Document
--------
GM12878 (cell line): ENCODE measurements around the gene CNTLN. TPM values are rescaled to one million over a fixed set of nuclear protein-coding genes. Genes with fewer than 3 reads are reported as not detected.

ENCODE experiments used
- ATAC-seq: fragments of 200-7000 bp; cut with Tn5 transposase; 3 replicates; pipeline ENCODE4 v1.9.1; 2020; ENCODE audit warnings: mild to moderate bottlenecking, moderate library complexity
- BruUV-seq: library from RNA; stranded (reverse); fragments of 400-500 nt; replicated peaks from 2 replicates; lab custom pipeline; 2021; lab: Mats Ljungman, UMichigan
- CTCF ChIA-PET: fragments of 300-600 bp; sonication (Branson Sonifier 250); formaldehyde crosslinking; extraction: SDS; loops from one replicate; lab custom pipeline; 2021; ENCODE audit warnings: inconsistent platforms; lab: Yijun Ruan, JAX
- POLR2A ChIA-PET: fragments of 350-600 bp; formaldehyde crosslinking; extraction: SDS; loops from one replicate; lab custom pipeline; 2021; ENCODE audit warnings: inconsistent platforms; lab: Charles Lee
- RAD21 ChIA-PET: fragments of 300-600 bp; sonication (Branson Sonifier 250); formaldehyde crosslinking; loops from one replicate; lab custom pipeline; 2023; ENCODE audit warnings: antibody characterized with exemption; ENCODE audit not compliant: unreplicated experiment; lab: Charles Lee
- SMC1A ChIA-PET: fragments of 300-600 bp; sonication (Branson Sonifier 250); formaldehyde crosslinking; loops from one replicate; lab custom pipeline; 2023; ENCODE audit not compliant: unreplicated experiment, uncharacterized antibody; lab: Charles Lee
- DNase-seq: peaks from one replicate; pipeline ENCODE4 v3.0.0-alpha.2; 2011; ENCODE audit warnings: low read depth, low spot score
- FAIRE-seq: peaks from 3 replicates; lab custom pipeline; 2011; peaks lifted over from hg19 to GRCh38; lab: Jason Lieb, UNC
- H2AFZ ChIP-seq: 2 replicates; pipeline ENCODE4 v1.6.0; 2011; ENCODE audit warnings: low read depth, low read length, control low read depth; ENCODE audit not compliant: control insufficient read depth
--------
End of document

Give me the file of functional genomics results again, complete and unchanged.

GM12878 (cell line): ENCODE measurements around the gene CNTLN. TPM values are rescaled to one million over a fixed set of nuclear protein-coding genes. Genes with fewer than 3 reads are reported as not detected.

ENCODE experiments used
- ATAC-seq: fragments of 200-7000 bp; cut with Tn5 transposase; 3 replicates; pipeline ENCODE4 v1.9.1; 2020; ENCODE audit warnings: mild to moderate bottlenecking, moderate library complexity
- BruUV-seq: library from RNA; stranded (reverse); fragments of 400-500 nt; replicated peaks from 2 replicates; lab custom pipeline; 2021; lab: Mats Ljungman, UMichigan
- CTCF ChIA-PET: fragments of 300-600 bp; sonication (Branson Sonifier 250); formaldehyde crosslinking; extraction: SDS; loops from one replicate; lab custom pipeline; 2021; ENCODE audit warnings: inconsistent platforms; lab: Yijun Ruan, JAX
- POLR2A ChIA-PET: fragments of 350-600 bp; formaldehyde crosslinking; extraction: SDS; loops from one replicate; lab custom pipeline; 2021; ENCODE audit warnings: inconsistent platforms; lab: Charles Lee
- RAD21 ChIA-PET: fragments of 300-600 bp; sonication (Branson Sonifier 250); formaldehyde crosslinking; loops from one replicate; lab custom pipeline; 2023; ENCODE audit warnings: antibody characterized with exemption; ENCODE audit not compliant: unreplicated experiment; lab: Charles Lee
- SMC1A ChIA-PET: fragments of 300-600 bp; sonication (Branson Sonifier 250); formaldehyde crosslinking; loops from one replicate; lab custom pipeline; 2023; ENCODE audit not compliant: unreplicated experiment, uncharacterized antibody; lab: Charles Lee
- DNase-seq: peaks from one replicate; pipeline ENCODE4 v3.0.0-alpha.2; 2011; ENCODE audit warnings: low read depth, low spot score
- FAIRE-seq: peaks from 3 replicates; lab custom pipeline; 2011; peaks lifted over from hg19 to GRCh38; lab: Jason Lieb, UNC
- H2AFZ ChIP-seq: 2 replicates; pipeline ENCODE4 v1.6.0; 2011; ENCODE audit warnings: low read depth, low read length, control low read depth; ENCODE audit not compliant: control insufficient read depth